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Squirrels Cry Too

by Debbie McNaughton

On a cloudy October afternoon, a few years ago, I hired a company to cut down the oak tree on my front lawn. I couldn't stand to look at it one minute longer.

The acorns on my driveway were like a Special Forces obstacle course. I'd roll on them to my mailbox. One time I twisted my ankle as I carried the groceries from my van into the house. My new neighbor pleaded with me to control my leaves. I told her, "Bev, they have a mind of their own, sorry."

Have you ever noticed how a gust of wind will carry them away one day, but by the end of the week, after a visit around the neighborhood, they return to home base? They never leave (no pun intended), like a summer house guest who invites themselves until they realize flip flops and snow just don't mix.

I swear the mother tree cries sap each night so those dull, brown, dry stems can dip into her nature's tears and climb up her trunk to attach themselves to her branches again. How else can you explain every tree, except the oak, is naked by November 30?

To justify the destruction of this aged wood, I thought of every excuse to help ease my conscience. I don't want to rake up leaves for the next thirty years. I'm old enough to remember the birthday of Ringo Starr. My back aches. I need a knee replacement. My sister has bunions so I imagine I'll be the sameā€¦the list went on for three pages. So I made the phone call.

The white bucket truck arrived on Wednesday morning, at eight. Four lumberjack wannabe's wielding chain saws (no doubt their next gig was in the Alaskan wilderness) jumped out and eyed the mighty oak top to bottom. "Bet you'll miss the shade when this one is gone."

"Not really," I replied. "I've got to rush, work calls, good luck and thank you." My van tires savored the crush of acorns for the last time.

Photograph by Debbie McNaughton

It was late when I returned home that evening so I didn't have enough light to notice the naked airspace and hole of sawdust on the lawn.

The next morning, I heard a sound similar to a duck's quack. Curious, I rolled up my bedroom shade and opened the window to locate the fowl sound.

On the branch of my small maple tree sat a gray squirrel, curled on his hunches, with his fingered feet up to his cheeks. Every five seconds he'd let out this odd quack or screech. I'd never heard anything like this before.

Later that day I Googled 'grey squirrel noises'. The sound was identified as an alarm the angry critter makes when he's irate. Believe me, he was livid!

I watched him run head first down the maple tree, like a cirque du soleil acrobat. He bounded across the lawn, three feet at a time, past the pile of shavings and landed on top of my rail fence. He paced the wooden length from one end to the other. Finally, as if in despair, he sat opposite the filled cavity and barked again and again.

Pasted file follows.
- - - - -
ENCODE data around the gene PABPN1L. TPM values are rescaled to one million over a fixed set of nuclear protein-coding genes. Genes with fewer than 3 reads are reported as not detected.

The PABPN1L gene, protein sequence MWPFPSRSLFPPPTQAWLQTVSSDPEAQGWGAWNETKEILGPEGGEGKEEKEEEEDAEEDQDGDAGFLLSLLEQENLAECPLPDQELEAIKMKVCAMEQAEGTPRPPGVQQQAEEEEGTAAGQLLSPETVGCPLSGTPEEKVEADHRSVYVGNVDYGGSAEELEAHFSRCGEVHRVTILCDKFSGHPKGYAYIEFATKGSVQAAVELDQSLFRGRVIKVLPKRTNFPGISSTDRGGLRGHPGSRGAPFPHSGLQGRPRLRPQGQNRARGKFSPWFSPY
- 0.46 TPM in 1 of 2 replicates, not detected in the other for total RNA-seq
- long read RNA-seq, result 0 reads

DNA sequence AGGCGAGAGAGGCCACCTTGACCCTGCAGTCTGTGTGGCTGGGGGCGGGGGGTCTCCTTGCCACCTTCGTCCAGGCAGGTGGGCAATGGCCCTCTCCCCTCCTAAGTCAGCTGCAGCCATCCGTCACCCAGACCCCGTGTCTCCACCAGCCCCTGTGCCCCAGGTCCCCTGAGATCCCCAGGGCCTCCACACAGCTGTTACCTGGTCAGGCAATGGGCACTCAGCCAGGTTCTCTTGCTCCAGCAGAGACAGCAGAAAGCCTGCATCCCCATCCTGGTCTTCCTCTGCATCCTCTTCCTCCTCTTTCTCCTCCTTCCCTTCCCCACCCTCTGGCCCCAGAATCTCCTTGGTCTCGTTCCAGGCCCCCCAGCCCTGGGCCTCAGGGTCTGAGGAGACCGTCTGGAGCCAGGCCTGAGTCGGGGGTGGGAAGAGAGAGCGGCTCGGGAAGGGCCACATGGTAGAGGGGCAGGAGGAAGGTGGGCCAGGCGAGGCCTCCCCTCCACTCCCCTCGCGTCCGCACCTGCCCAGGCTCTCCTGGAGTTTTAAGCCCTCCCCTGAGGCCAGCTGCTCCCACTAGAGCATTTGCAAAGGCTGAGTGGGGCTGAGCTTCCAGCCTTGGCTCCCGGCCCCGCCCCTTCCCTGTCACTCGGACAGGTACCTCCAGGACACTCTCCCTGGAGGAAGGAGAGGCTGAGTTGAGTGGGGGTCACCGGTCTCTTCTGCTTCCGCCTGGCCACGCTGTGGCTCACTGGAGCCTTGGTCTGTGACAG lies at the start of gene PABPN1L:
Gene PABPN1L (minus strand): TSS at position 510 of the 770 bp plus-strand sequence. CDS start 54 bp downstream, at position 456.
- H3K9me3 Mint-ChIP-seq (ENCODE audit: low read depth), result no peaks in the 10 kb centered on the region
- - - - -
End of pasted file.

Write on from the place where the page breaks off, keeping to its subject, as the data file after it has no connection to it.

The view from my picture window was priceless. I saw blue sky and cooing doves on the overhead wires. I observed my muscle man neighbor leave his house. Truth be told, that fact alone made my guilt disappear! Nevertheless, my bushy tailed friend demanded my immediate attention.

"Dear God, he's crying! Grayson is heartbroken." (Once you see a sciurus carolinensis weep, it's only polite to give him a name.) I'd taken away his home and destroyed his food source. He's having a panic attack!

For days on end, as Gray paced the fence, I imagined his thoughts: "It was here the other day, where did it go?"

When my neighbor Beverly arrived home, on the weekend, she told me I'd made her dreams come true and she couldn't thank me enough. We were both happy.

My traumatized grey buddy, however, was not. With rake and bucket in hand, I gathered up acorns. Chip and Dale couldn't have done a better job, if I do say so myself. At dusk, the autumn sunset cast a long shadow as I walked to the fence. Grayson, now at the far end, ran away as I left him my offering.

"Sorry pal, it's never easy to move on, trust me though, change is good."

Debbie McNaughton is a writer of short stories drawn from everyday life. She is a Member in Letters of the National League of American Pen Women and a member of Cape Cod Writer's Center.

Debbie is a regular contributing writer to CapeWomenOnline and has also been published in Seeing the Everyday magazine.

Debbie and her daughter have lived on Cape Cod for 10 years. They collect mermaids, listen to loud rock music and dream of owning a red corvette.

Debbie welcomes emails at